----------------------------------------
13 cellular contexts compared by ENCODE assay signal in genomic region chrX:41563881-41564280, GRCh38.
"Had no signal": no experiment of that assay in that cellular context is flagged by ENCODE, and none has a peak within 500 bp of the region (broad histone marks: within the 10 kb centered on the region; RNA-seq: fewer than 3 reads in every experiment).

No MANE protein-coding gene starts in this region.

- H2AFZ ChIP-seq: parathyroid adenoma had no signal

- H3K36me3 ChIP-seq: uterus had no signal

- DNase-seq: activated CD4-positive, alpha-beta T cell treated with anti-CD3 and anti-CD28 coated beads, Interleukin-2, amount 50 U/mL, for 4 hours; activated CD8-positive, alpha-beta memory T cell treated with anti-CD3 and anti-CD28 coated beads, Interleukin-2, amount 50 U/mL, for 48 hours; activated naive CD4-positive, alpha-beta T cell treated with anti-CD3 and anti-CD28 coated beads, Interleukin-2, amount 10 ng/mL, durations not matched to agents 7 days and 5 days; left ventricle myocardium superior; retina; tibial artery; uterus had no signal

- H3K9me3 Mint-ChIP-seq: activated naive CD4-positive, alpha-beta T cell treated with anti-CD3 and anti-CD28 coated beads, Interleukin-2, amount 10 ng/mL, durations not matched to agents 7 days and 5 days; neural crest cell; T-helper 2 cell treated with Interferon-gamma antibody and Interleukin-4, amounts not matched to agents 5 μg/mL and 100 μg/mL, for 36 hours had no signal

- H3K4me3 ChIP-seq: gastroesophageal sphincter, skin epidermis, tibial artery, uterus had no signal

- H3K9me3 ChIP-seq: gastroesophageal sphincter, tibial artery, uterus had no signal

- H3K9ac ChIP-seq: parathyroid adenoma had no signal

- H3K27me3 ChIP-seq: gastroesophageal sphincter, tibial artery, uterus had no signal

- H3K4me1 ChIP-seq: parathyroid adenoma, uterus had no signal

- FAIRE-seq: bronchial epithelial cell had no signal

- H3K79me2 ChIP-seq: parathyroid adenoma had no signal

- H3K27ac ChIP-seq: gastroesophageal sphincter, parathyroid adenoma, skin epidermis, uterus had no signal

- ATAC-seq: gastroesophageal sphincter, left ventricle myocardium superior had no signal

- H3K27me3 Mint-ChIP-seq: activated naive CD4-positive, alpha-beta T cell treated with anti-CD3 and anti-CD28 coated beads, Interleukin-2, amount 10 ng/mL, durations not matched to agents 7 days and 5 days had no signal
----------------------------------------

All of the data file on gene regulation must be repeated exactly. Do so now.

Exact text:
13 cellular contexts compared by ENCODE assay signal in genomic region chrX:41563881-41564280, GRCh38.
"Had no signal": no experiment of that assay in that cellular context is flagged by ENCODE, and none has a peak within 500 bp of the region (broad histone marks: within the 10 kb centered on the region; RNA-seq: fewer than 3 reads in every experiment).

No MANE protein-coding gene starts in this region.

- H2AFZ ChIP-seq: parathyroid adenoma had no signal

- H3K36me3 ChIP-seq: uterus had no signal

- DNase-seq: activated CD4-positive, alpha-beta T cell treated with anti-CD3 and anti-CD28 coated beads, Interleukin-2, amount 50 U/mL, for 4 hours; activated CD8-positive, alpha-beta memory T cell treated with anti-CD3 and anti-CD28 coated beads, Interleukin-2, amount 50 U/mL, for 48 hours; activated naive CD4-positive, alpha-beta T cell treated with anti-CD3 and anti-CD28 coated beads, Interleukin-2, amount 10 ng/mL, durations not matched to agents 7 days and 5 days; left ventricle myocardium superior; retina; tibial artery; uterus had no signal

- H3K9me3 Mint-ChIP-seq: activated naive CD4-positive, alpha-beta T cell treated with anti-CD3 and anti-CD28 coated beads, Interleukin-2, amount 10 ng/mL, durations not matched to agents 7 days and 5 days; neural crest cell; T-helper 2 cell treated with Interferon-gamma antibody and Interleukin-4, amounts not matched to agents 5 μg/mL and 100 μg/mL, for 36 hours had no signal

- H3K4me3 ChIP-seq: gastroesophageal sphincter, skin epidermis, tibial artery, uterus had no signal

- H3K9me3 ChIP-seq: gastroesophageal sphincter, tibial artery, uterus had no signal

- H3K9ac ChIP-seq: parathyroid adenoma had no signal

- H3K27me3 ChIP-seq: gastroesophageal sphincter, tibial artery, uterus had no signal

- H3K4me1 ChIP-seq: parathyroid adenoma, uterus had no signal

- FAIRE-seq: bronchial epithelial cell had no signal

- H3K79me2 ChIP-seq: parathyroid adenoma had no signal

- H3K27ac ChIP-seq: gastroesophageal sphincter, parathyroid adenoma, skin epidermis, uterus had no signal

- ATAC-seq: gastroesophageal sphincter, left ventricle myocardium superior had no signal

- H3K27me3 Mint-ChIP-seq: activated naive CD4-positive, alpha-beta T cell treated with anti-CD3 and anti-CD28 coated beads, Interleukin-2, amount 10 ng/mL, durations not matched to agents 7 days and 5 days had no signal